WGM had no information as to why a crash report was not included with the traffic study.

“I am also surprised that the crash data is not in the report. I would say there was none available as it was not something that would have been omitted intentionally,” WGM Project Manager Michael Brodie told the board.

In addition to the lack of a crash analysis, the new report presented by WGM at the meeting concluded that the addition of 51 residential homes would have no impact on the wait time for vehicles turning from Peaceful Drive onto Hwy 35 and that the addition of 125 homes would only raise the wait time from the current 14 seconds to 15.2 seconds.

These findings were called into question by several Bigfork residents.

“I don’t understand how adding 51 more cars is going to have no impact on the traffic. I don’t understand how 125 additional cars or more only makes a minimal impact. It makes no sense to me,” James Abney said. “If this company has such a great plan for how we are going to get in and out of Peaceful Drive, how come we haven’t seen anything? We have seen all kinds of data, but where is the road plan?”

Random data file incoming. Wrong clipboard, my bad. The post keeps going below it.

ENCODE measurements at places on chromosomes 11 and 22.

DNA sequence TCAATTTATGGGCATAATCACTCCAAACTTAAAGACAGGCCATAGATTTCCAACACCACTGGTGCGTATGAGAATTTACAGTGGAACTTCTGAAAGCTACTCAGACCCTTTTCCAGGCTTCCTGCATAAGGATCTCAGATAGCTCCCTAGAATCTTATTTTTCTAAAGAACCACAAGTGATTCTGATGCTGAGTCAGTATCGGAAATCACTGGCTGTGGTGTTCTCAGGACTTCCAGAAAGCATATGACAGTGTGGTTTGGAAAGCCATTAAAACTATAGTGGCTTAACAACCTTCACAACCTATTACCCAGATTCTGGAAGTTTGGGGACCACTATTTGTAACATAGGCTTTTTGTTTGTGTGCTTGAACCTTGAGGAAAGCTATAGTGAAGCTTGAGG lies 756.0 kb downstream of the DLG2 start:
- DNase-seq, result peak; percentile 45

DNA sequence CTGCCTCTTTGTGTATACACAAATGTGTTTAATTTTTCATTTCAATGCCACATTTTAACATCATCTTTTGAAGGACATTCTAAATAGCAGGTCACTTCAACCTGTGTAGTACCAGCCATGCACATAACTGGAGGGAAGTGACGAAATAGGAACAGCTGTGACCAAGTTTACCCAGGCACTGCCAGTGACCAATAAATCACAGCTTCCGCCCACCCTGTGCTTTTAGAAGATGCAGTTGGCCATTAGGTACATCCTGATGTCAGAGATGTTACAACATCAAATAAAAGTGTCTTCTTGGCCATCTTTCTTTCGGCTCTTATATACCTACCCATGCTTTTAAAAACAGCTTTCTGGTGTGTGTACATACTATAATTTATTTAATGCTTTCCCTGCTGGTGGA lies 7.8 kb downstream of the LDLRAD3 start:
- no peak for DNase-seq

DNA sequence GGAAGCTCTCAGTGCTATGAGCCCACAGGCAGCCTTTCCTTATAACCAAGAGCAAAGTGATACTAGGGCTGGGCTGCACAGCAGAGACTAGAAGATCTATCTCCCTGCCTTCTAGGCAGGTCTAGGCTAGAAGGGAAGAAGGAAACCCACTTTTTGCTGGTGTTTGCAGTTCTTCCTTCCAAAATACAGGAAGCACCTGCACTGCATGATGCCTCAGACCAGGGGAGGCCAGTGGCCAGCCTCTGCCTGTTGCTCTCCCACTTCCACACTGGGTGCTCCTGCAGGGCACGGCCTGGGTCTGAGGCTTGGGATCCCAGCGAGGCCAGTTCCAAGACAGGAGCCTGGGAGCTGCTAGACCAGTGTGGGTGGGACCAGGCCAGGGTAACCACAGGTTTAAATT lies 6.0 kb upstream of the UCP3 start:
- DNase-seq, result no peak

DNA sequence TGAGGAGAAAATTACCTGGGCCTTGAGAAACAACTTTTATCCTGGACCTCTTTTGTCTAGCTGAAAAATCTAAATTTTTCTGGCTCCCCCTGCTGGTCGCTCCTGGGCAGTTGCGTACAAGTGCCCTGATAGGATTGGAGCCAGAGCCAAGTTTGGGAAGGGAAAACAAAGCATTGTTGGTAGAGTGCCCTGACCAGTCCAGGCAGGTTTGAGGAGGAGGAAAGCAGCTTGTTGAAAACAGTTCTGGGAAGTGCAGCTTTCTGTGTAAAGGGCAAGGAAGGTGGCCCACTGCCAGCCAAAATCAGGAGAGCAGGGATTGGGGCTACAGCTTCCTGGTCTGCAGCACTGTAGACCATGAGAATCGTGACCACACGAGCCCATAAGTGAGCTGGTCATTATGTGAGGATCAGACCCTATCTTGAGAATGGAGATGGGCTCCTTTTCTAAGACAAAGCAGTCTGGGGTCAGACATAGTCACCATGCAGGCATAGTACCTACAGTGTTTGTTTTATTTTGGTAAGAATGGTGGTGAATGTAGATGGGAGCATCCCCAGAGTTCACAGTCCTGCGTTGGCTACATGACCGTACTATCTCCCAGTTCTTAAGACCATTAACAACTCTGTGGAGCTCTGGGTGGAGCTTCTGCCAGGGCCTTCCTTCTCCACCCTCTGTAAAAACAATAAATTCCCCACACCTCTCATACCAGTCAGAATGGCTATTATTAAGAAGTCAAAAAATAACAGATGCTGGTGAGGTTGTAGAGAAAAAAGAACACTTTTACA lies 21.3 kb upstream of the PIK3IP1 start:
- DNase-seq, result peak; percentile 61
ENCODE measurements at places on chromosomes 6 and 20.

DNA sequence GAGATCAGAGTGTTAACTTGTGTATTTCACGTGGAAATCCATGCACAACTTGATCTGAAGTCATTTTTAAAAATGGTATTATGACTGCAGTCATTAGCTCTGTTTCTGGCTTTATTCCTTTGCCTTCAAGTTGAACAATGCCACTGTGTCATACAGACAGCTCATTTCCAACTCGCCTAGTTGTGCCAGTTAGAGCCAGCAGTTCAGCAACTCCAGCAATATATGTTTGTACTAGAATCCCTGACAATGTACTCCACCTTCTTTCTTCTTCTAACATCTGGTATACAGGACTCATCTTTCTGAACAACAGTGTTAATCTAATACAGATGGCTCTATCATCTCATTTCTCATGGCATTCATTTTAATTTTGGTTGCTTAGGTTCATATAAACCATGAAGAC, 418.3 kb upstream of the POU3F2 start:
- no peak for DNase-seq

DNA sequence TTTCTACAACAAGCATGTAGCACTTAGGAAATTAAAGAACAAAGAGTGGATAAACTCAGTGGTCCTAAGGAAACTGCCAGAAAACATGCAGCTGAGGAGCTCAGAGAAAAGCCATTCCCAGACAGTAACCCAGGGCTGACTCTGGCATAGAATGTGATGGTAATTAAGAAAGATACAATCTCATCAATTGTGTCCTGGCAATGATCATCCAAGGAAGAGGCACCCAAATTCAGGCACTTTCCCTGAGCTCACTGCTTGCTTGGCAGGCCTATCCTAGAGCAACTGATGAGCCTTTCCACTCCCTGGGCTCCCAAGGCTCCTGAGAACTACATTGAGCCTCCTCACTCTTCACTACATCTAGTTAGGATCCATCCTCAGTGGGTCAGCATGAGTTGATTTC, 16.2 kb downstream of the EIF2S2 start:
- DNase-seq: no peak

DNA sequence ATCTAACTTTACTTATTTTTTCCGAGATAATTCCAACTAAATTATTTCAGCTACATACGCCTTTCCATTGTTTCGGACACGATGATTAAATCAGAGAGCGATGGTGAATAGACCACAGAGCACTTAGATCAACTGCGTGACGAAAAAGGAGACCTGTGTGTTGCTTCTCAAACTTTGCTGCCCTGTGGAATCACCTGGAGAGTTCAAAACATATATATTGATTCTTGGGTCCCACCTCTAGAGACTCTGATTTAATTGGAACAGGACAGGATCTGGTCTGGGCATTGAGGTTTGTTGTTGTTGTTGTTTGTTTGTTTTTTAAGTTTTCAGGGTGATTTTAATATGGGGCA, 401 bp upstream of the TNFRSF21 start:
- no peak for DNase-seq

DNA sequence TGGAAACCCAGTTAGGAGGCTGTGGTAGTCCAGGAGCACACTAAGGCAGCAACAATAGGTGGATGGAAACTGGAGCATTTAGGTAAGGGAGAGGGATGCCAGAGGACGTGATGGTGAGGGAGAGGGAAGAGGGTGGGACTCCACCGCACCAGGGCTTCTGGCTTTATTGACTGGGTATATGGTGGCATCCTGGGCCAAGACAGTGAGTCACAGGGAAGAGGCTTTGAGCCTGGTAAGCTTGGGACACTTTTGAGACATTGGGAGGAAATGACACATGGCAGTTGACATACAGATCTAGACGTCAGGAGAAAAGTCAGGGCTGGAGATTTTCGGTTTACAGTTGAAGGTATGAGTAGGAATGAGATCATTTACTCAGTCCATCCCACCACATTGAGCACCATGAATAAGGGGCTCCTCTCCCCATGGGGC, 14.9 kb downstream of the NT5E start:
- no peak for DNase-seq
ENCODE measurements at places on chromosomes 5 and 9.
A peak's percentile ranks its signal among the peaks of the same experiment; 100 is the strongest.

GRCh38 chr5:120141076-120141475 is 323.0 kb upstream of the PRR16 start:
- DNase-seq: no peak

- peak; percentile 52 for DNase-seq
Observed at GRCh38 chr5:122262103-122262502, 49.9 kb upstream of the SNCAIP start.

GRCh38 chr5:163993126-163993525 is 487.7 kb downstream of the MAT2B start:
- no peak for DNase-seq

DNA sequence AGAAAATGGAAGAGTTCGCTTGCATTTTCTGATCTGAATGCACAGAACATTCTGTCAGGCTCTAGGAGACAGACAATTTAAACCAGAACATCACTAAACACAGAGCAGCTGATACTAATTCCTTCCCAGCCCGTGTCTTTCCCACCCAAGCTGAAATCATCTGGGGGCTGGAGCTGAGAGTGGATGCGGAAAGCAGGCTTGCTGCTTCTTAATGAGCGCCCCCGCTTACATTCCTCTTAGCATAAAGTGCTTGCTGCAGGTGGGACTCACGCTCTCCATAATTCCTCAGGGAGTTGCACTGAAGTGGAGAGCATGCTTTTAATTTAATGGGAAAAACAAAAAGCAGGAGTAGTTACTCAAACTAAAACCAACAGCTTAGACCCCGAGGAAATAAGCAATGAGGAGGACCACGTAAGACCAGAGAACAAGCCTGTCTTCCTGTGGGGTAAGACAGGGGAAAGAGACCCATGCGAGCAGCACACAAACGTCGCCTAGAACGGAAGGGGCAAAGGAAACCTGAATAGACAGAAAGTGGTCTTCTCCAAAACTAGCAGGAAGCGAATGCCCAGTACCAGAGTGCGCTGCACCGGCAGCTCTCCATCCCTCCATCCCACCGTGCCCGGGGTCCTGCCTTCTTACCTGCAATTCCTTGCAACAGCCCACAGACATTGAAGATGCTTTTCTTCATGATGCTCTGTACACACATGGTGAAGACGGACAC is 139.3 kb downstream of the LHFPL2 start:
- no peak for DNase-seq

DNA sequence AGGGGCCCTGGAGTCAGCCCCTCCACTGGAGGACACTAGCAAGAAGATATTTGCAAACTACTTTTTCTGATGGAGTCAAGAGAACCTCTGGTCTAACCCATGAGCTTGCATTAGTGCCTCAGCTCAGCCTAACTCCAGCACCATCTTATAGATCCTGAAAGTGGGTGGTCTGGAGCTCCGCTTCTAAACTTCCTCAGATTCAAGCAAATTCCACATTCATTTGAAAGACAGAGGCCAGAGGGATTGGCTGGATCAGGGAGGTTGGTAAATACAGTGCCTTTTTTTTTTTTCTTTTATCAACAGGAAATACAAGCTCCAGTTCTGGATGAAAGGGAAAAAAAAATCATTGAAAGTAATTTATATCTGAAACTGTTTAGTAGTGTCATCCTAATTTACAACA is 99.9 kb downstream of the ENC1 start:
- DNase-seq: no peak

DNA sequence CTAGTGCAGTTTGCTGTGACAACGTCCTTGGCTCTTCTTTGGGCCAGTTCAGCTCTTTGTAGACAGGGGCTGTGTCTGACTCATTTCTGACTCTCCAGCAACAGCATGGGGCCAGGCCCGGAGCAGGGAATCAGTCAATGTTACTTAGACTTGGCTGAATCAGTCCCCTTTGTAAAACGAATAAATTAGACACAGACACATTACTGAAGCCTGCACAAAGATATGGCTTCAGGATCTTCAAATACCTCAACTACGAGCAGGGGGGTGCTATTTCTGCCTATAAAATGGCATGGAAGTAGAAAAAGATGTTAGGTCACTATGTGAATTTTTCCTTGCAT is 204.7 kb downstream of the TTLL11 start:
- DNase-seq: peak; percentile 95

“If you vote to go ahead with this development, you will be putting all of us who live in Peaceful Acres in mortal danger, along with the people in the new development,” Gina Stein added.

Citing their concerns, the board voted 4-1 to not recommend the zone change that would split the current 51 lots into 125, with Verdell Jackson the only one voting in the minority.

“I think that everyone’s testimony, plus the information from the traffic engineer shows some valid concerns. Therefore, I am not ready to vote for this at this time,” board chairman Jeff Larsen said. “As indicated by the public testimony, there are other issues other than a traffic study involving safety. The testimony here tonight indicates that there are safety concerns even if the level of service is met. There are safety concerns in my mind.”

With the vote to not recommend the zone change, the board had no choice but to vote against the planned unit development application, as it was contingent on the zone change.

Following that decision, the board voted 4-1 (Buck Breckenridge against) to recommend the approval of the preliminary plat for phase 1 of the North Shore Woods project, a proposal to create 51 residential lots on the property.